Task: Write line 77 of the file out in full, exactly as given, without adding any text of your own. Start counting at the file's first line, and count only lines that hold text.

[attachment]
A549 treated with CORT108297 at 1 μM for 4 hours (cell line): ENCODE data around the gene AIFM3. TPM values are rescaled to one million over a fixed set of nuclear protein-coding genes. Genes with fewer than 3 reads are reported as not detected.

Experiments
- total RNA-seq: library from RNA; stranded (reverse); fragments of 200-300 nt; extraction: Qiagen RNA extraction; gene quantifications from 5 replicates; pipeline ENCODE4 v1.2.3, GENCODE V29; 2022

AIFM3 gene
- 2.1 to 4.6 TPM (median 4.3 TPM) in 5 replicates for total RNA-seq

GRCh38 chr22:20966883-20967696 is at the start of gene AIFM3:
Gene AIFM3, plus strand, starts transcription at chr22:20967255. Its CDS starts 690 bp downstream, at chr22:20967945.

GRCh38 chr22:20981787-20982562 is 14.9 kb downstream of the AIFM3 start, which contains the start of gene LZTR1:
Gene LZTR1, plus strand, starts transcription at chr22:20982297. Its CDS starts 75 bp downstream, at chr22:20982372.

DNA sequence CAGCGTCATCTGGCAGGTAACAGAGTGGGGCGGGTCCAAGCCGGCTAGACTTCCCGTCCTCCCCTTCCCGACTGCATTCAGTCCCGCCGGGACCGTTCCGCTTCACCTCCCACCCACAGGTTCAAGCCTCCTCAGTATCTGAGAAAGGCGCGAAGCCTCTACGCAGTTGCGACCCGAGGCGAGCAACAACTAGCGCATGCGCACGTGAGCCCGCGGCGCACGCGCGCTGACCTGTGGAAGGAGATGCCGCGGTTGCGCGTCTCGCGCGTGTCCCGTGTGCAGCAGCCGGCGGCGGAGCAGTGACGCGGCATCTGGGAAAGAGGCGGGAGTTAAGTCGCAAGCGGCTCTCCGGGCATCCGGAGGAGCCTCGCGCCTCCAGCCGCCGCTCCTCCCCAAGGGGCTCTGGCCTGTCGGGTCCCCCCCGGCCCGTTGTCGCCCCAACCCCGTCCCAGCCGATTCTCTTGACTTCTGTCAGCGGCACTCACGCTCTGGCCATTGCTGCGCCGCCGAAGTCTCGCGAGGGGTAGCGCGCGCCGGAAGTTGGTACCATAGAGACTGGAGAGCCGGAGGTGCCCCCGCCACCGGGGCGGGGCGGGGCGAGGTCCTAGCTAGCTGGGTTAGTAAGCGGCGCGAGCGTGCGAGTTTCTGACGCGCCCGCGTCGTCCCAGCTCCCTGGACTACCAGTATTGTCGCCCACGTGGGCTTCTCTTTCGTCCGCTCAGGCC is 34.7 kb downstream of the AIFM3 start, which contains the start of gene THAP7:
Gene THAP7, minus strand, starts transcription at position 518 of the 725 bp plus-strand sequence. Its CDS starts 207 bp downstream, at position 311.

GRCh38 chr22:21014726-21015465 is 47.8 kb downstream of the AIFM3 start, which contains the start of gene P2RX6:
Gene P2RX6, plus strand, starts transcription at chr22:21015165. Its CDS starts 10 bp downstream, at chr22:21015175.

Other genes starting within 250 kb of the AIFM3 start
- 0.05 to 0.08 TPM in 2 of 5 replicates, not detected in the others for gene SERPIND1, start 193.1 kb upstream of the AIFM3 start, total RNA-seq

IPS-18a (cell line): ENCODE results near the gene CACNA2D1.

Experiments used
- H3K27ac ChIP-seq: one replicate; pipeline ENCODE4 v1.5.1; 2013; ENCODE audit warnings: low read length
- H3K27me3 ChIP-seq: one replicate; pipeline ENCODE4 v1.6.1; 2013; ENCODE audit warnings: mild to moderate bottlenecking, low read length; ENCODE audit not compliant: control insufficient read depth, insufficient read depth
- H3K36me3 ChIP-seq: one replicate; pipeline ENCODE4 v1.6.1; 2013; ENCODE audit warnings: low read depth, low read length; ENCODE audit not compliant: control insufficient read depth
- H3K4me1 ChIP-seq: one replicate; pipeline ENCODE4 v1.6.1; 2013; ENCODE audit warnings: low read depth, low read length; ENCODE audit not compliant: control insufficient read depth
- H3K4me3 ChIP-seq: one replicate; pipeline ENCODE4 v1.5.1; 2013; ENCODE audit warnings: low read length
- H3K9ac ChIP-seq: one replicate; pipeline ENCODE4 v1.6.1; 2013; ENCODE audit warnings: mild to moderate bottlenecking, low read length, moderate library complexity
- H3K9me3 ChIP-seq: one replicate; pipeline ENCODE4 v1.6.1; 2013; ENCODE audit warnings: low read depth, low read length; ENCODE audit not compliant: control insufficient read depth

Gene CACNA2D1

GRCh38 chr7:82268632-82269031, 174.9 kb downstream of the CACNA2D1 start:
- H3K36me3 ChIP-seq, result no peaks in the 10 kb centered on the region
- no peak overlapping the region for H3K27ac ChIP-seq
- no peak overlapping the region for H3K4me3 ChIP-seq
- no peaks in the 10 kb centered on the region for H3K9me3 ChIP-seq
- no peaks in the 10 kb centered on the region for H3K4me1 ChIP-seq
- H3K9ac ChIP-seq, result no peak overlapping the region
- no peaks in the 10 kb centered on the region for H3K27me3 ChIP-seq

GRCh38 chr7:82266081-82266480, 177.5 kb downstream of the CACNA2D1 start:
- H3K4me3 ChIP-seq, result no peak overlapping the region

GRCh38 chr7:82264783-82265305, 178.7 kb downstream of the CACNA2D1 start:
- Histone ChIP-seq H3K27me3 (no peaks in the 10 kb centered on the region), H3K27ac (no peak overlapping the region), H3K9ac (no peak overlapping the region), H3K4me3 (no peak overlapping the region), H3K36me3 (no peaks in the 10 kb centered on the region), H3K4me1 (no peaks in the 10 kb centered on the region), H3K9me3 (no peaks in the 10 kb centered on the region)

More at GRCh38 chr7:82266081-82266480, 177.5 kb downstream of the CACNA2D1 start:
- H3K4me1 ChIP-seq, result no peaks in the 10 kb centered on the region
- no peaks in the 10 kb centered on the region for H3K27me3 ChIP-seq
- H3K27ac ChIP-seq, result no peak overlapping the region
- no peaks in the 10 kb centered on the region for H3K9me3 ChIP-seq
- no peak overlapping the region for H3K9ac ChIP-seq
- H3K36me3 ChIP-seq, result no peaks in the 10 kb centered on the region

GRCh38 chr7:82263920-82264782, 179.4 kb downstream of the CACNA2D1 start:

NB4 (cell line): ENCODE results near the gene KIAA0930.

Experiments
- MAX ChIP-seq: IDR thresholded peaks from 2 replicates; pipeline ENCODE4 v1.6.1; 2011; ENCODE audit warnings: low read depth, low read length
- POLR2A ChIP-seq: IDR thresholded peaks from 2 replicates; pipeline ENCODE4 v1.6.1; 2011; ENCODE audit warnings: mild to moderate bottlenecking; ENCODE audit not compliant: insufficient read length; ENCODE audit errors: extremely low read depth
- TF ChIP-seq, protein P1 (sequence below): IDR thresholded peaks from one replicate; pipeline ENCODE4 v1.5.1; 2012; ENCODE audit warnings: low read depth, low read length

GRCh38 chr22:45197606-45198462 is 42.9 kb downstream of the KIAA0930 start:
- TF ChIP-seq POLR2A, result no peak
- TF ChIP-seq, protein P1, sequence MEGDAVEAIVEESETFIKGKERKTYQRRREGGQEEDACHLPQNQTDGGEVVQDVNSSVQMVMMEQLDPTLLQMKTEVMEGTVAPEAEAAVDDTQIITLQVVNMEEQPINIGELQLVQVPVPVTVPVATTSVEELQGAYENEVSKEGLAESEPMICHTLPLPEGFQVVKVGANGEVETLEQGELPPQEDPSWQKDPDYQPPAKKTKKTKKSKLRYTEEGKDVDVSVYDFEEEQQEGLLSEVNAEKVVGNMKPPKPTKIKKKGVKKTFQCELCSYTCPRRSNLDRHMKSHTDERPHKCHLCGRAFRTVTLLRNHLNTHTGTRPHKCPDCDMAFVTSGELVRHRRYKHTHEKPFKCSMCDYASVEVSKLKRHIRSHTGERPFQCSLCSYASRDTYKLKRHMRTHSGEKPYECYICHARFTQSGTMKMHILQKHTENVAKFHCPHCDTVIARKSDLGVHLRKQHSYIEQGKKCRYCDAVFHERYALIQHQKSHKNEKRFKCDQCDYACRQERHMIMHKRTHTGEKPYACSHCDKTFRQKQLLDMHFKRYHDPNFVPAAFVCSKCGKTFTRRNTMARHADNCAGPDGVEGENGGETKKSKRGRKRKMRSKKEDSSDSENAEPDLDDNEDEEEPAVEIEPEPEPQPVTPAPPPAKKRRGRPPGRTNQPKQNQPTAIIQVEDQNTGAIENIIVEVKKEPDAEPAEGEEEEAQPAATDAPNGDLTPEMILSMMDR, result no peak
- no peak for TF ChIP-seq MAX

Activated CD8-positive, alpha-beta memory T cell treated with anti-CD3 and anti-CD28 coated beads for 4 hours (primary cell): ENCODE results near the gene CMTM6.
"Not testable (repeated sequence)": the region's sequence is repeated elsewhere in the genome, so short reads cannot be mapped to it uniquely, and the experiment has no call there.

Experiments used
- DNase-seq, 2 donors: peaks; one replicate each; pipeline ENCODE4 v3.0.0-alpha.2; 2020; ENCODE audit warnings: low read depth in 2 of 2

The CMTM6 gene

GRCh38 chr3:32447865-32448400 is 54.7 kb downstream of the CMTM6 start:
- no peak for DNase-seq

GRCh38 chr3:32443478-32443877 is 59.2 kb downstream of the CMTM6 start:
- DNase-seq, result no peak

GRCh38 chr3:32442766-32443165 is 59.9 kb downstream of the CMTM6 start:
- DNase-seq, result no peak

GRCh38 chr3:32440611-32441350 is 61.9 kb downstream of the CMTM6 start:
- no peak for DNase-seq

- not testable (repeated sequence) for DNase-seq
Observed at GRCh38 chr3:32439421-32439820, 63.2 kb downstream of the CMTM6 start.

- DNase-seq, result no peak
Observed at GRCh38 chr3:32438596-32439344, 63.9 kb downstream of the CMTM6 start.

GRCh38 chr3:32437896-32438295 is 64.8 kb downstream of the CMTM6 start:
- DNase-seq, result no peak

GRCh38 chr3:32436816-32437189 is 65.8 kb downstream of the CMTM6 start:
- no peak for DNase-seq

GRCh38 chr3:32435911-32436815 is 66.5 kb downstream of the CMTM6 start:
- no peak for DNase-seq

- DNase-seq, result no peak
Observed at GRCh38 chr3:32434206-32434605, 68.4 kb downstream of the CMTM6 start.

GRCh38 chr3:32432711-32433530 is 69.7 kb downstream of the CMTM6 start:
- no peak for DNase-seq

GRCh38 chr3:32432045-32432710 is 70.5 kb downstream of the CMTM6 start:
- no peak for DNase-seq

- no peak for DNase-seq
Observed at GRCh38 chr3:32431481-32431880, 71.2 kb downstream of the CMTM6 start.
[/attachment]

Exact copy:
- no peak for DNase-seq